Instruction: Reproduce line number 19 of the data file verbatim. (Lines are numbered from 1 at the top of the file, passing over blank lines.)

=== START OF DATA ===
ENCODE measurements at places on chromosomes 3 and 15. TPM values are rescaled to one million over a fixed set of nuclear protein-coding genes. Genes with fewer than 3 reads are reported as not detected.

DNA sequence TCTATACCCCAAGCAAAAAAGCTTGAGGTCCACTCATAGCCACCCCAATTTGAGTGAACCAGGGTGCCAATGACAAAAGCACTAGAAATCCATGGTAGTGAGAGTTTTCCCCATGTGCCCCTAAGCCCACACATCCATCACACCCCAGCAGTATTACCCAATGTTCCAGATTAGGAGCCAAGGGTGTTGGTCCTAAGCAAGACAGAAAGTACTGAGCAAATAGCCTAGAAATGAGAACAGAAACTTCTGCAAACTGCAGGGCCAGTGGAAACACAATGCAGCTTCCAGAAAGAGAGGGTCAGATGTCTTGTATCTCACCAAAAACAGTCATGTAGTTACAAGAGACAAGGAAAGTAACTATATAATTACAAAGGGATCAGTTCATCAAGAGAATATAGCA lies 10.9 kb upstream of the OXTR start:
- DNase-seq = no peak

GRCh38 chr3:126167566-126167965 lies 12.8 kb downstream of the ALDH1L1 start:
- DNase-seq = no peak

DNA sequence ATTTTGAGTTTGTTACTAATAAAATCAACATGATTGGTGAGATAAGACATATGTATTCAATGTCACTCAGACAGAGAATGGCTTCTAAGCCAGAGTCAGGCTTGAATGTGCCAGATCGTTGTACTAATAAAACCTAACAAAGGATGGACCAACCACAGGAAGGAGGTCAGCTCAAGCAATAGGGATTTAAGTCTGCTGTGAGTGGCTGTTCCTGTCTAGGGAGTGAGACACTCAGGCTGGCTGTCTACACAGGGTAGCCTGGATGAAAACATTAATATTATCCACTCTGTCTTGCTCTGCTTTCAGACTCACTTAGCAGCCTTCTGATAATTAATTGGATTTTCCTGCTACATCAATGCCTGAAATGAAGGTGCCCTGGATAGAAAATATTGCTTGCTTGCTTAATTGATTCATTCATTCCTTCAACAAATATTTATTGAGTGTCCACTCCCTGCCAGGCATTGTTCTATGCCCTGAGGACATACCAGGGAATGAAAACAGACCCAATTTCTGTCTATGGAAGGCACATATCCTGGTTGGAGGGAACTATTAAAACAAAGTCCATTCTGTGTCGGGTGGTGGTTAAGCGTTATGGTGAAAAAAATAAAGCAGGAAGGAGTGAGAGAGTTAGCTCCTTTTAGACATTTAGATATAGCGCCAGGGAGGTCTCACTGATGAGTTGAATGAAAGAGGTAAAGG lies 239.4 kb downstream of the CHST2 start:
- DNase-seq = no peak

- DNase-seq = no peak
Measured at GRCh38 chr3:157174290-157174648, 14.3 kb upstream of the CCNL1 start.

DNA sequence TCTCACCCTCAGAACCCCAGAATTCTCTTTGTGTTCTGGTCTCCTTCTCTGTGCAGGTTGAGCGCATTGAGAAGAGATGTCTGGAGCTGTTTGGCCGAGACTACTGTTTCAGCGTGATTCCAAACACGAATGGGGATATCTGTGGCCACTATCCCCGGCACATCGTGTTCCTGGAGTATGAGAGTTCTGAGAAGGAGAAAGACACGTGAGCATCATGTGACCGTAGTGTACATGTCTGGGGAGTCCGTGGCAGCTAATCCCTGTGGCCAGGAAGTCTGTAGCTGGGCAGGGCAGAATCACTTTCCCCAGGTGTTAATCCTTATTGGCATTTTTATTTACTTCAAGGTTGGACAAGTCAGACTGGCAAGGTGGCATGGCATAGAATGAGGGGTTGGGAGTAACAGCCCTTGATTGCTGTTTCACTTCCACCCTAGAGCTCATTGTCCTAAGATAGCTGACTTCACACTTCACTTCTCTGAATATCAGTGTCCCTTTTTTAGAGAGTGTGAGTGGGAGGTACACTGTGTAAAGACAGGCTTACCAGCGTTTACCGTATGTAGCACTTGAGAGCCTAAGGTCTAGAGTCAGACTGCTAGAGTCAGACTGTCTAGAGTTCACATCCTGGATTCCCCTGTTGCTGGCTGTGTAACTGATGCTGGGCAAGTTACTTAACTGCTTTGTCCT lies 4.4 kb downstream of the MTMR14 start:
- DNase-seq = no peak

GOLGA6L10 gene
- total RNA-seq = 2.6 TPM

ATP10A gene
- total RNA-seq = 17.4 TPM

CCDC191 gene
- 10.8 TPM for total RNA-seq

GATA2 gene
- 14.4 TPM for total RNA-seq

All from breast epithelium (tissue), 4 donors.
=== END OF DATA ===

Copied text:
- 14.4 TPM for total RNA-seq